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Lyall, Gavin (Tudor) 1932-2003

LYALL, Gavin (Tudor) 1932-2003

OBITUARY NOTICE—See index for CA sketch: Born May 9, 1932, in Birmingham, England; died of cancer January 18 (some sources cite January 20), 2003, in London, England. Journalist, television director, editor, and novelist. Lyall established a solid reputation as a reliable author of adventure and suspense novels in the 1960s. His early novels had an aviation background drawn from the author's experience as a pilot in the Royal Air Force during the 1950s. The first of these, The Wrong Side of the Sky, was successful enough to enable the journalist and one-time television producer to become a full-time fiction writer. Another early novel, Midnight plus One, earned him the Silver Dagger Award of the Crime Writers' Association. Lyall was popular with readers and reviewers as well, and was praised for the precision design of his plots and for his descriptions of the exotic locations in which his fliers found themselves. In 1980 Lyall introduced a new character, secret agent Major Harry Maxim, who reported directly to the British prime minister. Maxim was featured in several novels, including The Secret Servant, The Crocus List, and Uncle Target. The ongoing nature of the series allowed Lyall to develop his characters gradually over time, and the political connection enabled him to flesh out his plots with elements of espionage and behind-the-scenes glimpses of government forces at work. The Secret Servant was later adapted as a screenplay. In the 1990s Lyall began to produce espionage novels set prior to World War II, including Flight from Honour. He also edited an anthology of memoirs by Royal Air Force fliers of World War II.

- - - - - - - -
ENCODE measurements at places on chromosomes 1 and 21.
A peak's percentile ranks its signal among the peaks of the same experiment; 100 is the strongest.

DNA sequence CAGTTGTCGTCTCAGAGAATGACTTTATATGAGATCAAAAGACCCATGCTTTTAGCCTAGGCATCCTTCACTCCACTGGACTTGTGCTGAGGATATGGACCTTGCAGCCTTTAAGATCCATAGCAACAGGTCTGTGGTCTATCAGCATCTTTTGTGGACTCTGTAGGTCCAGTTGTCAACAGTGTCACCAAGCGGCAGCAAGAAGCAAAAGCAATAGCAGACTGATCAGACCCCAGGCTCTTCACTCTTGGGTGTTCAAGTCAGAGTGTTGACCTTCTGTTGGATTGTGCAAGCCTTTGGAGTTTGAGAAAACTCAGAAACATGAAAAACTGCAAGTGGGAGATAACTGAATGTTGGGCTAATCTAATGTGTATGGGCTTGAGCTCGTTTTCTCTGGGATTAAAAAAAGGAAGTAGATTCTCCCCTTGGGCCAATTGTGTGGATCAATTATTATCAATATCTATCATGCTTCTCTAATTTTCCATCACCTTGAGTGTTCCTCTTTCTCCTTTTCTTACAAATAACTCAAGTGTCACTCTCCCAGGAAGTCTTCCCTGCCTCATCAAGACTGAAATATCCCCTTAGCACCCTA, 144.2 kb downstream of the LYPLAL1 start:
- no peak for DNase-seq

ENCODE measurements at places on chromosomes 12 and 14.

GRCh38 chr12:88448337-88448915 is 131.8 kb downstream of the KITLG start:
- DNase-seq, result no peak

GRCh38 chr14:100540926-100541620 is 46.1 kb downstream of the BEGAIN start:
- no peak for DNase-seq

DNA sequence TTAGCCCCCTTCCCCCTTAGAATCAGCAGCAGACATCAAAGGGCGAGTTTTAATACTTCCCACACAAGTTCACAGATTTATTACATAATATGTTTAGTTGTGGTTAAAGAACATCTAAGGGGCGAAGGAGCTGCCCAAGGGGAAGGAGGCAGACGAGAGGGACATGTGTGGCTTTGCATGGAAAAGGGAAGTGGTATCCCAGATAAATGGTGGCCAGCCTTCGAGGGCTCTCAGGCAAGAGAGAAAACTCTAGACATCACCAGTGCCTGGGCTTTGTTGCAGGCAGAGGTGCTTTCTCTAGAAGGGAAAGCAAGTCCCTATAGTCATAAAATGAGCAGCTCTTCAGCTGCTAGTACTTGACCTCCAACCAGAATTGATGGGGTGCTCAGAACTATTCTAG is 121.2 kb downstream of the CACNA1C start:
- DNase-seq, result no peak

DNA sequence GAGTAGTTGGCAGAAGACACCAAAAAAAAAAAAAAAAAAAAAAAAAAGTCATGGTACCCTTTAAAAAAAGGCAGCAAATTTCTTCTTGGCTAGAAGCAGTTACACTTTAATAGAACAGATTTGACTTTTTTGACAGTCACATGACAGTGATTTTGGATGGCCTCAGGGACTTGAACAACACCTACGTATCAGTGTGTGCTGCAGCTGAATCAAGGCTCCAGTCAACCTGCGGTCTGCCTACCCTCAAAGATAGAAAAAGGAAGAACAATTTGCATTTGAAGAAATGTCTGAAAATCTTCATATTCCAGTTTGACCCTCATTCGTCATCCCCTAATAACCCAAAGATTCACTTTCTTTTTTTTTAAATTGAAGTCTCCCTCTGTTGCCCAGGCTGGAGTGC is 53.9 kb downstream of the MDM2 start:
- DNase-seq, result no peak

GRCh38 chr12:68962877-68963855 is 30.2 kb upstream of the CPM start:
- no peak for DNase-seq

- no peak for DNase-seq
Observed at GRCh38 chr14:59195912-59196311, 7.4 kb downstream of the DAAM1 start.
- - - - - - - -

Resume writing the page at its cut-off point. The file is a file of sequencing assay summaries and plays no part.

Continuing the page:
Los Angeles Times, January 23, 2003, p. B15.

New York Times, January 22, 2003, obituary by Paul Lewis, p. A21.

Times (London, England), January 21, 2003.

Washington Post, January 23, 2003, p. B7.

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